COFFEE & TEA MAKING FACILITY
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FREE USE OF SAUNA!
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FREE WELCOME DRINK
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History of hotel's building
Hotel / History of the Building
– THE PERLA HOTEL
The Perla Hotel welcomed its first customers in July 2007 after an extensive reconstruction of two interconnected houses, which, owing to the current layout of the premises, form one building.
House No. 412, also known as the “Spinet House” is located at the corner of Perlová and Rytířská streets and the windows of some of the guest rooms and the café-bar offer a view of the picturesque square of Uhelný trh, dominated by a charming fountain.
This house originally extended along the entire length of the street up to the town’s drainage channel. The first owner, documented in records in the early 15th century, was Václav Kramaréř Velfl. The house had been frequently passed on between more or less wealthy owners and was subject of several minor as well as major reconstructions.
The history of the building in the 20th century is no less attractive. The owner’s application for demolition of the then Classicist house was rejected and in 1938, a famous architect, Karol Kotas, took charge of the reconstruction. However, following numerous disputes with the owner and the city authorities, the original house was tore down and between 1939 and 1940 a new and notable building was constructed on the site in the Late Functionalist style, respecting both the historical context and the demands of the conservationists. In this sense, the building designed by Karol Kotas served as an inspiration for many other newly constructed buildings in the centres of Czech towns and cities. The highly valued features and details of the Functionalist style are to be found in the arcade in Rytířská Street as well as inside the hotel – i.e. in the lobby and on the staircase leading to the upper floors.
With the hotel so conveniently placed close to several sights and points of interests, let us briefly describe the history of the surrounding area.
The original name of the street was U fortny k Panně Marii Sněžné (At the Gate to Our Lady of the Snow) or simply U fortny (At the Gate), which in the Middle Ages meant sand fields. These fields represented the district boundaries in the medieval town. The current name, Perlová (Pearl) has been in use since 1769.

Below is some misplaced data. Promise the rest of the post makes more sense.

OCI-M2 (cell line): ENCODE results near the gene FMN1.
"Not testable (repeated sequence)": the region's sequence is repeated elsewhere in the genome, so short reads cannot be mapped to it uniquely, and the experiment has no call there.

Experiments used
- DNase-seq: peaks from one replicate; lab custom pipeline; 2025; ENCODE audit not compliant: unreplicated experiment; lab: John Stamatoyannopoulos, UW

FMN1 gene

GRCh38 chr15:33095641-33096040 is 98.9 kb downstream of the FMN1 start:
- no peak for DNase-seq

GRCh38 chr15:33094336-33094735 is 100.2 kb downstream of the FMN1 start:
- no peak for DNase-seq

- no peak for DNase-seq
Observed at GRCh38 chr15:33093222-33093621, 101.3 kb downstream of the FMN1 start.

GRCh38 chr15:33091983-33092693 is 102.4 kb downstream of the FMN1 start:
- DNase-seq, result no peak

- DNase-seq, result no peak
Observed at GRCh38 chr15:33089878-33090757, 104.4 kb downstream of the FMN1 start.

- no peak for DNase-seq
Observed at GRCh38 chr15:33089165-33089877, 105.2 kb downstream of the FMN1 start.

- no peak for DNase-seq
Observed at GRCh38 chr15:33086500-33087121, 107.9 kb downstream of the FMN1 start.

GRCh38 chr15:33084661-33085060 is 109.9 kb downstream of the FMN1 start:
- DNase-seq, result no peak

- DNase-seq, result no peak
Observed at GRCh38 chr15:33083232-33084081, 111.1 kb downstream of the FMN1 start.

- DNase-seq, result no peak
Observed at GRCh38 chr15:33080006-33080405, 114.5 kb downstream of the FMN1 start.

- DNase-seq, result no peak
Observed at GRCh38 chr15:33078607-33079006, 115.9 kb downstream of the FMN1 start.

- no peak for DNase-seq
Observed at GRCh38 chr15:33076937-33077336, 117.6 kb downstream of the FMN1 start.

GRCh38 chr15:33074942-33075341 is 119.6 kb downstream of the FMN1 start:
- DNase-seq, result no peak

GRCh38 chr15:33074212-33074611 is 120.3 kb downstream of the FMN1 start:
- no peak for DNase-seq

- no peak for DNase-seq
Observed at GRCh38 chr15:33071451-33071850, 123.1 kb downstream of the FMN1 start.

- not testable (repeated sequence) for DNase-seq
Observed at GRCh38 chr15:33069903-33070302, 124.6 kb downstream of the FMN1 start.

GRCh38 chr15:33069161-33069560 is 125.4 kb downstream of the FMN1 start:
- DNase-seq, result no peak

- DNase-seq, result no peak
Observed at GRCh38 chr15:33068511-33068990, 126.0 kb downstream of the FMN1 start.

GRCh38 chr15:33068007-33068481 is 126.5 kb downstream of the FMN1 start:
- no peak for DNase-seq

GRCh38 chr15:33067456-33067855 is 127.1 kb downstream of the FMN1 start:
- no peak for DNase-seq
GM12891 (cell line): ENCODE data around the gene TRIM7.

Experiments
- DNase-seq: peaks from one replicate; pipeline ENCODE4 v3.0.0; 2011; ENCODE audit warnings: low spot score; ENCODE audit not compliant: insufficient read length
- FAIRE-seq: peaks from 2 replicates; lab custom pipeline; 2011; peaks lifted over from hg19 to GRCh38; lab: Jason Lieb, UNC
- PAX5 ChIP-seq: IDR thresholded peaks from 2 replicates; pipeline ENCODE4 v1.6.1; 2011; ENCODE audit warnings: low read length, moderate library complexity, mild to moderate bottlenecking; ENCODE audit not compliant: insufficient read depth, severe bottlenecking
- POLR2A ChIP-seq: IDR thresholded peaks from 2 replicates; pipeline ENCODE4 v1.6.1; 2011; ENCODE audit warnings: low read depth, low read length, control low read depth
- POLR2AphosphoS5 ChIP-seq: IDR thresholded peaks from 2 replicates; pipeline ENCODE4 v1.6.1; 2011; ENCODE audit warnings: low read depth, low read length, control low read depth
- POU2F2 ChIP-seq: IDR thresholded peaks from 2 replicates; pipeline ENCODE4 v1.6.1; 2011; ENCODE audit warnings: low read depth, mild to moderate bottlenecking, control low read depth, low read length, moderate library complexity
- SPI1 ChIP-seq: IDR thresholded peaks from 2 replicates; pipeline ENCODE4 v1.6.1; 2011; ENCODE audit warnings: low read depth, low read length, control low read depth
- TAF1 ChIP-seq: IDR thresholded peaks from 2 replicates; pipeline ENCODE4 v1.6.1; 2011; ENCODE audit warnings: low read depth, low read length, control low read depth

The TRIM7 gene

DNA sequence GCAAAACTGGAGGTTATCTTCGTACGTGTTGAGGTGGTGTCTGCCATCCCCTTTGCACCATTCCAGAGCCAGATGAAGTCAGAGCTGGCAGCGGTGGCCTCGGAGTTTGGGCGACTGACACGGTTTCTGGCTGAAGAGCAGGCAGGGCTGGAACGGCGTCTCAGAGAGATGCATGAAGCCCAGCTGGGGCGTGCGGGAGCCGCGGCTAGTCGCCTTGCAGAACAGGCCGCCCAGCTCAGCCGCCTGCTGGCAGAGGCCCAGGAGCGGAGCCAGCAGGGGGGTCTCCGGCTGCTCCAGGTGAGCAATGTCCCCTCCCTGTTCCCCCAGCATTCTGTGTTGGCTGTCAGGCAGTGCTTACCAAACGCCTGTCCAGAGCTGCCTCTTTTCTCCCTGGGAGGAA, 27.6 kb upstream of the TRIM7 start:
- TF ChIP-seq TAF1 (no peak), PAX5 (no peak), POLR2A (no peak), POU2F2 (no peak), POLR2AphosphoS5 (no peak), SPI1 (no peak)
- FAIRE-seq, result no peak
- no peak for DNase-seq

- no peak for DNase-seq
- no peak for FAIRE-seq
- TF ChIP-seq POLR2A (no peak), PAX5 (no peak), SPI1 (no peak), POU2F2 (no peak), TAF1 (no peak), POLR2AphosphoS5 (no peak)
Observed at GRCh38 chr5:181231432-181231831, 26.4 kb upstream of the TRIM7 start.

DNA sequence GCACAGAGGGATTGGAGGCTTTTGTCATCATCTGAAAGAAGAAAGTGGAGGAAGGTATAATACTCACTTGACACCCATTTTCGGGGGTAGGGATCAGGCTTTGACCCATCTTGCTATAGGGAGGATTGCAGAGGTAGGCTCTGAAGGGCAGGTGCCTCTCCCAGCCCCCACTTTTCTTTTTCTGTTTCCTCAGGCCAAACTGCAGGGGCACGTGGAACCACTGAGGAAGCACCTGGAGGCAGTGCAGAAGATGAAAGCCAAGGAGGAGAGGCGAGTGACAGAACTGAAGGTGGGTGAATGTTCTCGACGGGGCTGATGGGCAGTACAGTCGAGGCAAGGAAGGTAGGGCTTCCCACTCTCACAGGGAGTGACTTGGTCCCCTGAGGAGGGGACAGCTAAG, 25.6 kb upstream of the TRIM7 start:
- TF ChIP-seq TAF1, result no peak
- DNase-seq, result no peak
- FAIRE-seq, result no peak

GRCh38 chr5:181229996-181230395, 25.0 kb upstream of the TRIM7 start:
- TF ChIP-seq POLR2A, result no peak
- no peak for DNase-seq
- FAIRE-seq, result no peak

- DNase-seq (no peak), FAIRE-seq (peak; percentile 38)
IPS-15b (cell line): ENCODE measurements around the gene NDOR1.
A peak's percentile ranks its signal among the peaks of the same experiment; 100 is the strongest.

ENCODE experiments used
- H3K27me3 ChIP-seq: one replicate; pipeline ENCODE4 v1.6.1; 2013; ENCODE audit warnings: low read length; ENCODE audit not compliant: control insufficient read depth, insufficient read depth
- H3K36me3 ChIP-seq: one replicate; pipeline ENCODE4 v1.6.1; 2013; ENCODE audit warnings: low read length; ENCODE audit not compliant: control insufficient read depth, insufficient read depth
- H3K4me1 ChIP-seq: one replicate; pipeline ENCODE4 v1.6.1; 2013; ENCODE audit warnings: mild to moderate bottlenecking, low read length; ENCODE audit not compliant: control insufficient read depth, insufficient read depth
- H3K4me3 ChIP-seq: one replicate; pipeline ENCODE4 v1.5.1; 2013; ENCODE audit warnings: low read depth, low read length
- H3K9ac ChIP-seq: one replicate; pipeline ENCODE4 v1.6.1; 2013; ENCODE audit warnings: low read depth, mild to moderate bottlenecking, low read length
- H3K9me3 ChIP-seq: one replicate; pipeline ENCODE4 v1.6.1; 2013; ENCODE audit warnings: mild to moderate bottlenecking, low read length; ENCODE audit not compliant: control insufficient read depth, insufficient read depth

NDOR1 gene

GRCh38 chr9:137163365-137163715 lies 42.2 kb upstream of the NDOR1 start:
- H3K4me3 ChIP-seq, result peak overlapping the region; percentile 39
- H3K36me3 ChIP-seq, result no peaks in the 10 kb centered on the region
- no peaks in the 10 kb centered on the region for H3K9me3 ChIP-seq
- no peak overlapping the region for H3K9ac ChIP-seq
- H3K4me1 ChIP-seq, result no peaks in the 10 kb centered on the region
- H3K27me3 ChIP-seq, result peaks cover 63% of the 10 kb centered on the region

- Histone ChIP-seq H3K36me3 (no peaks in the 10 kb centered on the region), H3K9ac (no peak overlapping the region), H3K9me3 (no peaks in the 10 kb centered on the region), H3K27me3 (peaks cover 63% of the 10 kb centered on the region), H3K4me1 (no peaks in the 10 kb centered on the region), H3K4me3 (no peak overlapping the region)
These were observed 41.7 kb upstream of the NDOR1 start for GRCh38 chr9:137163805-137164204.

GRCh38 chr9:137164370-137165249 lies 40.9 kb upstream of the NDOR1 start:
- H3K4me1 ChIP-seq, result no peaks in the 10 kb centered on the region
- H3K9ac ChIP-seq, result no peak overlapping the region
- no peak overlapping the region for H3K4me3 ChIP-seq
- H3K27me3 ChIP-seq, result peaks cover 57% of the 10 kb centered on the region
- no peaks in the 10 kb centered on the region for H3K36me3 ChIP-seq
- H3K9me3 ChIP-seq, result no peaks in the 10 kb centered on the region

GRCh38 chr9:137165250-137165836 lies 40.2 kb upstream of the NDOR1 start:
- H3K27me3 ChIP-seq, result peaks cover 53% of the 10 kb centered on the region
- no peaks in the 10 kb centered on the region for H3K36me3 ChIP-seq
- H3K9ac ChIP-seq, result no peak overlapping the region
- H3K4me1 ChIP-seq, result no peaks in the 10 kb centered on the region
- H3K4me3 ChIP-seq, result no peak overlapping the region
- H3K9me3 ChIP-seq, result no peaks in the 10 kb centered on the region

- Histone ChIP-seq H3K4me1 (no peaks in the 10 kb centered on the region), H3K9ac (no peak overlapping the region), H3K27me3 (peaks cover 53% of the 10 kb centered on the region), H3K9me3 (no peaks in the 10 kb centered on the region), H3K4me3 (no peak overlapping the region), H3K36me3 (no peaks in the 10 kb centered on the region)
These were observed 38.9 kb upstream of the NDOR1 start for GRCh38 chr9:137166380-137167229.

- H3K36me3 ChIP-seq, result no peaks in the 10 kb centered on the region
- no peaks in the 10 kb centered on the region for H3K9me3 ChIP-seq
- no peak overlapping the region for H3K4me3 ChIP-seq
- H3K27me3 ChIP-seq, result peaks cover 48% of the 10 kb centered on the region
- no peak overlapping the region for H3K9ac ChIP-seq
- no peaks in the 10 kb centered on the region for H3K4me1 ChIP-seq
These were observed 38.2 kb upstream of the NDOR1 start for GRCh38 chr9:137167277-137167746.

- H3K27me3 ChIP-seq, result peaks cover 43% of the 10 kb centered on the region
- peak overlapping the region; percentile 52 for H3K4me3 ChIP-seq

The street, where, similarly to most of the Old Town, each house had a name, is dominated by aHouse No. 371/5, a modern building with a corner tower, which is one of the first steel structures in Prague. At present, it houses a bank.
This part of the city – i.e. the St. Gall District – was planned and built in the early 13th century. Moreover, a 500-metre long building line was found in the area – fairly rare feature in its time. In the early 19th century, the western part was called Vaječný trh (Egg Market) and the eastern part was known as Husí trh (Goose Market) according to the type of goods marketed. The current name, Rytířská (Knight Street) dates back to the mid-19th century and is derived from an annual celebration of the anniversary of the coronation ceremony of Charles IV in 1347, during which guests were served to and entertained. Similar festivities and tournaments had been held here until the 18th century.
The ancient atmosphere of the street is intensified by the preserved deep arcade of House No. 2 at the corner of Perlová Street. Except for a few neighbouring houses many of the original buildings had been demolished during an extensive urban renewal of the Old Town in 1892 – 1894, and the present-day Old Town Market was built in their place.
The original name was Nový uhelný trh (New Coal Market) (as the Old Market was located in the present-day Old Town Square), as well as Zelný (Cabbage) or Zelený trh (Green Market).
The charcoal market was moved to this area in the 14th century. An old blacksmith’s shop with an adjacent charcoal furnace stood in the middle of the square until the early 19th century (apparently until 1807).. Unfortunately, the oldest house in the Old Town was later demolished.
The triangle of the present-day Uhelný trh (Coal Market) has preserved its ancient appearance. Mobile street cook-shops selling inexpensive food used to stand here until late 19th century.
A stone fountain ordered by and bearing the name of a Prague businessman and benefactor, Jakub Wimmer, i.e. Wimmerova kašna (Wimmer's Fountain) was erected here in 195. It is decorated with statues sculpted by František Xaver Lederer.